Lake Blue Ridge Smallmouth and White Bass

By: Shane Goebel

Big Ol’ Fish Guiding Service & The Angler Magazine Fishing Team

Lakes Nottely, Chatuge, Blue Ridge and Hiwassee   828-361-2021    1-844-4-ANGLER

Lake Blue Ridge is not just one of the most idyllic settings in the North Georgia Mountains, it is also the source of some of the best smallmouth and bass fishing in the area, and July is a great month to hit the water as we move into the prime of the summer season.

Currently, Lake Blue Ridge is at full pool. Water temperatures are in the mid 80’s. Water clarity is clear in the main lake and in the creeks and rivers.

Not a lot has changed out here. We are still catching substantial amounts of smallmouth and spotted bass all over the lake, with the majority of our bigger smallmouth being caught in the Toccoa River area. Target these fish off rocky points, ledges and shallow humps around the lake, though it is not uncommon to find them under docks as well. We are also seeing a lot of white bass schools on shallow humps. These white bass have been pretty aggressive, and we’ve been slaying them.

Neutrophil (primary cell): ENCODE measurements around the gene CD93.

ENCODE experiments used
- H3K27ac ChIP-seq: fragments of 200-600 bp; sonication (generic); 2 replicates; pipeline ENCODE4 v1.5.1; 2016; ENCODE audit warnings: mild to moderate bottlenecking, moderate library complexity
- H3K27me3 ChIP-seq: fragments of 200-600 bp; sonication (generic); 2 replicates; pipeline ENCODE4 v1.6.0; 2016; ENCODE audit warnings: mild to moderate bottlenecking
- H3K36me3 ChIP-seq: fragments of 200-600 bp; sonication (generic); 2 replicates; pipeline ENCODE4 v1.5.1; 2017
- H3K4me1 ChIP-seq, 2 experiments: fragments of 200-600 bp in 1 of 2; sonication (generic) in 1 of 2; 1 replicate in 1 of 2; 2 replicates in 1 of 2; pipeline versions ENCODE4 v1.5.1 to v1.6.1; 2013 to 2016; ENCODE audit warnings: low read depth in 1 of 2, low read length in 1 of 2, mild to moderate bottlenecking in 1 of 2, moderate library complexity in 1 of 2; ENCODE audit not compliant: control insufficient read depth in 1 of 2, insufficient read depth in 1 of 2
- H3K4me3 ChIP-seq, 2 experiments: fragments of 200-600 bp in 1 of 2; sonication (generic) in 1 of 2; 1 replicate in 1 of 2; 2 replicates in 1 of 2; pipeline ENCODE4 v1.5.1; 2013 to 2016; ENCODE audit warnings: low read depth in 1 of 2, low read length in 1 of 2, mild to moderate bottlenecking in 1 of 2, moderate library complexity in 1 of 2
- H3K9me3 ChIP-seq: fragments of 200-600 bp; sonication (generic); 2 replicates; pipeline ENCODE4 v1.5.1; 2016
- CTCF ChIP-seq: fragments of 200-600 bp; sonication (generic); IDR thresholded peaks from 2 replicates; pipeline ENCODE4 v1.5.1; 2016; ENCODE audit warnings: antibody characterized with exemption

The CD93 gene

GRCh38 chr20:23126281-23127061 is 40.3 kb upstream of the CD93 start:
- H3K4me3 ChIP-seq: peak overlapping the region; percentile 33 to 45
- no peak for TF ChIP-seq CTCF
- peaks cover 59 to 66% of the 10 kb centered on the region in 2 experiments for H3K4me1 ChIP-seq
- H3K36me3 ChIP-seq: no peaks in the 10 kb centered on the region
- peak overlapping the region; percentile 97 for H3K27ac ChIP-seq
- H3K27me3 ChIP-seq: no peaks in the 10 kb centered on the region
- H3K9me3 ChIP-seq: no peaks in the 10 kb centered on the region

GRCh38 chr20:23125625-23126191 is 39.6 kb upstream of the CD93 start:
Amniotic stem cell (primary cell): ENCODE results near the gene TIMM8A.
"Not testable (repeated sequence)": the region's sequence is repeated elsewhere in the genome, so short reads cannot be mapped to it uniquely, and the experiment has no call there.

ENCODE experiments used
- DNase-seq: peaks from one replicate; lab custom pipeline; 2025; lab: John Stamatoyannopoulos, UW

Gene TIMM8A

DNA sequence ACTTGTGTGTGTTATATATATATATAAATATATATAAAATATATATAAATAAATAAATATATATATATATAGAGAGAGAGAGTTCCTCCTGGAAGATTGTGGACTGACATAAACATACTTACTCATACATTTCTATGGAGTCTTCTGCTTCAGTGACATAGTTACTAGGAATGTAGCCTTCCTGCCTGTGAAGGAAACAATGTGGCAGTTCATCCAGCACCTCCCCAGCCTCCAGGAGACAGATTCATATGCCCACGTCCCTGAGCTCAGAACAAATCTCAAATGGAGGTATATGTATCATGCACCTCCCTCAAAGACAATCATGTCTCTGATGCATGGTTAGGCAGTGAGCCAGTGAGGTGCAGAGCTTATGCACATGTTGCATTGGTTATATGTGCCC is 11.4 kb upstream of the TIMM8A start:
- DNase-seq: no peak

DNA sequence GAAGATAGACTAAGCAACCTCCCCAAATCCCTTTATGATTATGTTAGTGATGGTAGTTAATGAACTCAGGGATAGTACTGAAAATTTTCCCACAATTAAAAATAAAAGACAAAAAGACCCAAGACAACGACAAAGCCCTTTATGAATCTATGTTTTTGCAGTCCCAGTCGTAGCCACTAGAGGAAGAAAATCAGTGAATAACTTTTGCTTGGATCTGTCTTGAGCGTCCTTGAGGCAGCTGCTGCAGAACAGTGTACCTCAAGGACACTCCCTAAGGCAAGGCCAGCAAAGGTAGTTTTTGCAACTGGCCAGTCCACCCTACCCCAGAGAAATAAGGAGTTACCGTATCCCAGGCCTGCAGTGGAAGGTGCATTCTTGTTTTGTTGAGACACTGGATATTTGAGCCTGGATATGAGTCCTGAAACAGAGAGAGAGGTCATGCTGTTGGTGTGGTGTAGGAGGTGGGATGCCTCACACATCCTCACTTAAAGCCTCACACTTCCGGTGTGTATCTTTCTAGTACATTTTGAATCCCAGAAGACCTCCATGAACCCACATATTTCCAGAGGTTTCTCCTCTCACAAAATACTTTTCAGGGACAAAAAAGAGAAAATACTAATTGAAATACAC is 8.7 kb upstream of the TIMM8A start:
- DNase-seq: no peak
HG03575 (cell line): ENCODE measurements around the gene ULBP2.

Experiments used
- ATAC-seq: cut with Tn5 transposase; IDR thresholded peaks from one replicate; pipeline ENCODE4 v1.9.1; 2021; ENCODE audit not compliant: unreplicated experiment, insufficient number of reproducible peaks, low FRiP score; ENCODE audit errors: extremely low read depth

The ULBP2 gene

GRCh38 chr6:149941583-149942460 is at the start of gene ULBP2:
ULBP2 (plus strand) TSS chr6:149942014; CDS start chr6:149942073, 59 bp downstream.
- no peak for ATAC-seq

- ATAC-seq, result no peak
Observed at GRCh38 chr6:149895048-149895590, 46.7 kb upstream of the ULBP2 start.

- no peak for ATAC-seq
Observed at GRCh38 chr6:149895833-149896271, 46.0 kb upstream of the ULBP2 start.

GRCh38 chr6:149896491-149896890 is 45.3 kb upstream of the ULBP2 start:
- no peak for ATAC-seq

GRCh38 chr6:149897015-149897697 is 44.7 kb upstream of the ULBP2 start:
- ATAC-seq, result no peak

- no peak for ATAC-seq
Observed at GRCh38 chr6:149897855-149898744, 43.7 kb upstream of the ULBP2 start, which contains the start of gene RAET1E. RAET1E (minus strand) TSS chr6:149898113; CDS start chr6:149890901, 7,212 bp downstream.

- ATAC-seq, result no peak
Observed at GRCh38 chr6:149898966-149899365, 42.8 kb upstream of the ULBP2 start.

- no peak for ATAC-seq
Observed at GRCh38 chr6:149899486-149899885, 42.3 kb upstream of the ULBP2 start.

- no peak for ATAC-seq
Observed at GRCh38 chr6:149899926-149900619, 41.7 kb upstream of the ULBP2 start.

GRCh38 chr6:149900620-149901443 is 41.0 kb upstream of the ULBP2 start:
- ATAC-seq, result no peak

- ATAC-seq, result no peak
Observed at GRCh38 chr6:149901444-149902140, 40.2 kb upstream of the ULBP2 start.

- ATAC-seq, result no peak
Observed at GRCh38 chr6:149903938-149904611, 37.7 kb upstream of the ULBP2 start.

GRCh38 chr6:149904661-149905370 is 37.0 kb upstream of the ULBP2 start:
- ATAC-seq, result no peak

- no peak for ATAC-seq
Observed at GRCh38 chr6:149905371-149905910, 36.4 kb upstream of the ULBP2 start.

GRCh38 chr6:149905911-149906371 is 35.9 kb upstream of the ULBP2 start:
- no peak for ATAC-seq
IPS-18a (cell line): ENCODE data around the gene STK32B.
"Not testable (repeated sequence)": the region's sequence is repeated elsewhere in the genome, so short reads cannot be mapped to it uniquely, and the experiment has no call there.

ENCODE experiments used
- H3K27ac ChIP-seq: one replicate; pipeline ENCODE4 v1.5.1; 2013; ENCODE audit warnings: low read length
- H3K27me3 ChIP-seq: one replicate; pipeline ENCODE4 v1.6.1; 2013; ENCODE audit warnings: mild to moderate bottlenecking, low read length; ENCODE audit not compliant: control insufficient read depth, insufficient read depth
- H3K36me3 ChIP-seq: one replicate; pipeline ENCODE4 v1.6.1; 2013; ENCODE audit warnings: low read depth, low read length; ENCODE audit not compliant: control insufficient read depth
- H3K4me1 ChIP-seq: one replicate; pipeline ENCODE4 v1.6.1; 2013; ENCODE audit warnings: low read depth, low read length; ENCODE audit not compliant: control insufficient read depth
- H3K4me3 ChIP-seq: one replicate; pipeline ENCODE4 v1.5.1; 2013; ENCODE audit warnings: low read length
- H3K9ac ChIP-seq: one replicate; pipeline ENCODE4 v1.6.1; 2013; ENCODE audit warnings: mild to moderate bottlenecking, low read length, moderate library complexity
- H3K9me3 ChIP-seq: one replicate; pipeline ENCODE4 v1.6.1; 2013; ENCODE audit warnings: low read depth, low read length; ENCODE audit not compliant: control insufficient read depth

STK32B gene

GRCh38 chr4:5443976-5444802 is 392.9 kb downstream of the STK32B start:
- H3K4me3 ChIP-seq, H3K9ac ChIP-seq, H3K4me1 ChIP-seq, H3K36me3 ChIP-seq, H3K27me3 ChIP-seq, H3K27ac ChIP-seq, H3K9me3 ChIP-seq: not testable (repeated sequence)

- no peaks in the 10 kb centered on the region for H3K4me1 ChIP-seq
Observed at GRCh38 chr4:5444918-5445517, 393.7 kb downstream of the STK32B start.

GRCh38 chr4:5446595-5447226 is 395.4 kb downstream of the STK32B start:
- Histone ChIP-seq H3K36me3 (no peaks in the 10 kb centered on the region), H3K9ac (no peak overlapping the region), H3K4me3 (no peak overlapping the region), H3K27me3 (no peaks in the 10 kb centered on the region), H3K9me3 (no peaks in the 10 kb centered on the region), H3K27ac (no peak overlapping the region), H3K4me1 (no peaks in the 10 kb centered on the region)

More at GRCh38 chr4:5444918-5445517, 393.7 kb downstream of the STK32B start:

Down-lining live herring has been working the best for us. Most of our fish have been in the 25 to 35-foot range. Look for these large schools of smallmouths and spots off rocky points and off ledges near shallow flats. Use your electronics to locate fish, and once you’ve marked some good fish, drop your lines and hang on. These fish have been feeding pretty heavily, and we’ve been going through the bait. It’s not uncommon for us to catch 20 to 30 within an hour or so. For the white bass, use the same techniques but search out shallow humps and flats.
July is a fantastic month for catching some very big fish on this lake. Give Big Ol’ Fish Guiding Service a call and let the area’s #1 guide service put you on some of Lake Blue Ridge’s best trophy fish. And for all your live bait and tackle needs, go check out Hughes General Store in Blairsville, GA. They carry everything you need for a successful day of fishing. Now, hit the water, and go get your fish on! Good luck!